“Prop. 64 really does have the ability [to], and oftentimes does, just change peoples lives,” said Nick Stewart-Oaten, a deputy public defender in the LA County Public Defender’s Office who handles cannabis cases under the new law. “It literally gives people a job, it can literally keep people from being deported, it literally gives them hope.”
Nearly a million people have criminal records more tarnished than they deserve.
After voters passed the state’s adult-use legalization measure in 2016, many people with past cannabis convictions became eligible to have their charges reduced or expunged completely. It was an opportunity to clear up blemishes on their records from past conduct that’s now legal, and it promised to ease access to housing, employment, and public programs.
One of Stewart-Oaten’s clients, a grandmother convicted selling a dime bag to an undercover officer nearly 30 years ago, has felt the effects of the new law firsthand, he said. Though she paid for her crime long ago, the conviction followed her for decades, and because of it, the federal government has tried to deport her. The passage of Prop. 64, however, has enabled the woman to have the charge dismissed, he said, and it now appears that move will prevent her deportation.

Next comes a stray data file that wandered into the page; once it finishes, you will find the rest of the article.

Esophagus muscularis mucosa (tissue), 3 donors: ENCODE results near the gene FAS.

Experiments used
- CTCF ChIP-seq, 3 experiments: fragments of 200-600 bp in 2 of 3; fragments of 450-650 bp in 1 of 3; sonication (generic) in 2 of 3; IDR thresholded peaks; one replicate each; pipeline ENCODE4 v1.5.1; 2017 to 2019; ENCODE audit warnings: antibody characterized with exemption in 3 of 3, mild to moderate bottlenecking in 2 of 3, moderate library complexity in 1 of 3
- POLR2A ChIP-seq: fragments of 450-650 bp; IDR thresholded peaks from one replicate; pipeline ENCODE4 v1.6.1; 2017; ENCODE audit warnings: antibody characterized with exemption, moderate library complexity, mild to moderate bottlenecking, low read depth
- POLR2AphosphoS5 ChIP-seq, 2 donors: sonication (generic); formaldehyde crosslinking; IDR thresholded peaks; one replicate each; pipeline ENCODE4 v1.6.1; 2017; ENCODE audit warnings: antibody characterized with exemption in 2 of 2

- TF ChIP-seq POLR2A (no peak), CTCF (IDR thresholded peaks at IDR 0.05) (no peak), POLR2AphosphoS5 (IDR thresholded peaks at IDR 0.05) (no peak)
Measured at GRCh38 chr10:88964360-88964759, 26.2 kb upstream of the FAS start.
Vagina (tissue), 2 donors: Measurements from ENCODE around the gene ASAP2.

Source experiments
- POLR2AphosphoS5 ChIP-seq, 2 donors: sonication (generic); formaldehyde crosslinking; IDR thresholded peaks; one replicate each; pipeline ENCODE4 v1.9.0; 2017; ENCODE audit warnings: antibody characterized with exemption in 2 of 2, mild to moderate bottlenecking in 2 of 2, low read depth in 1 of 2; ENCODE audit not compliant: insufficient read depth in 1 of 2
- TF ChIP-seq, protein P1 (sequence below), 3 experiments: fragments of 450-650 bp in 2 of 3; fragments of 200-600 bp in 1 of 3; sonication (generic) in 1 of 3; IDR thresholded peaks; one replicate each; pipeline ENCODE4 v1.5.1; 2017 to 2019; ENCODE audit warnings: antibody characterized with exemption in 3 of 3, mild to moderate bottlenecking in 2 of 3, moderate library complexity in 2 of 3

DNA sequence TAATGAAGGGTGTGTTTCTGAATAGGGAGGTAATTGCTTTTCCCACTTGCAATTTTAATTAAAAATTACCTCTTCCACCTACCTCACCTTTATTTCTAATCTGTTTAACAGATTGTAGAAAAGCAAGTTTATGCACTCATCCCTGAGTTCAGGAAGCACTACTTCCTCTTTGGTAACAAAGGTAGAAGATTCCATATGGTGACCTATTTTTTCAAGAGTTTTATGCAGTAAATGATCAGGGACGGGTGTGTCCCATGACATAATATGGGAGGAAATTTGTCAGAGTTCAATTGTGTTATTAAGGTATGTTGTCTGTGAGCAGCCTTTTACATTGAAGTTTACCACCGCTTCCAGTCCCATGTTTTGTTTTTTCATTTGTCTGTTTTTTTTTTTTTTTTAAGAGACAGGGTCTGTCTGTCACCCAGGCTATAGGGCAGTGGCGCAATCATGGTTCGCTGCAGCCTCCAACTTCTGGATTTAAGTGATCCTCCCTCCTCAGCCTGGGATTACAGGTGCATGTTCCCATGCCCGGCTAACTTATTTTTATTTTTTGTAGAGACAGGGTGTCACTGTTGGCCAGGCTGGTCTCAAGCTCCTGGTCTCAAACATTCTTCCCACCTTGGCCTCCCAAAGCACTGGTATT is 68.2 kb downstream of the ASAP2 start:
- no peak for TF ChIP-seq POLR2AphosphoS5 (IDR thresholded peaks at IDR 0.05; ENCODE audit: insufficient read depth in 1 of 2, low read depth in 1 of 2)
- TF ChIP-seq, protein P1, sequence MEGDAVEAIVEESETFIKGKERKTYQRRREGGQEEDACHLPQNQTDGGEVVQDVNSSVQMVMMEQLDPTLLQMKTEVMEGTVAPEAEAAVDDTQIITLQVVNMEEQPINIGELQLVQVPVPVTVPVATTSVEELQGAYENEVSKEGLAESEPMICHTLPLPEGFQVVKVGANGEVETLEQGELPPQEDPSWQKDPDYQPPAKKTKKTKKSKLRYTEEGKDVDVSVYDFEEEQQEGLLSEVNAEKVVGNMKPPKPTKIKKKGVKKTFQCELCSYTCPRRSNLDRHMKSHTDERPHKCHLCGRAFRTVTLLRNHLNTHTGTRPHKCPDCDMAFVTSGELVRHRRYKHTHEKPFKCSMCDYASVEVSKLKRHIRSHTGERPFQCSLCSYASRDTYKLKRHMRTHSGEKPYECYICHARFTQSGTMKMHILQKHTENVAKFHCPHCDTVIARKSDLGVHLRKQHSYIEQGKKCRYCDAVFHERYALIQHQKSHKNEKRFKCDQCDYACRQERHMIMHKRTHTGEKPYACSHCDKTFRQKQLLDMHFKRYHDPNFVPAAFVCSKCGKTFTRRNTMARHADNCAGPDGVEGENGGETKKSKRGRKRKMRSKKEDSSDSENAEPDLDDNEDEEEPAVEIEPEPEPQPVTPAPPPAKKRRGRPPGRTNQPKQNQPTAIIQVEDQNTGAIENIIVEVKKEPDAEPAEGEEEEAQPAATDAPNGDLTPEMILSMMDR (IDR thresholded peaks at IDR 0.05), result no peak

More than a million other people are eligible for relief under California’s legalization law, according to the Drug Policy Alliance, but the process has been slow going. Court numbers from roughly a year after the law was passed showed that fewer than 5,000 people had filed petitions for relief.
[Editor’s note: Looking for help navigating California’s expungement process? The nonprofit Drug Policy Alliance is hosting a series of free expungement seminars in the greater Los Angeles area. The first one is on Saturday, March 17.]
Local officials in some parts of the state have started to take action themselves to speed the process. In Sacramento, legislation would entrust the handling of cases to county courts, though some have already expressed reservations over whether they could take on the process. Meanwhile, nearly a million people have criminal records more tarnished than they deserve.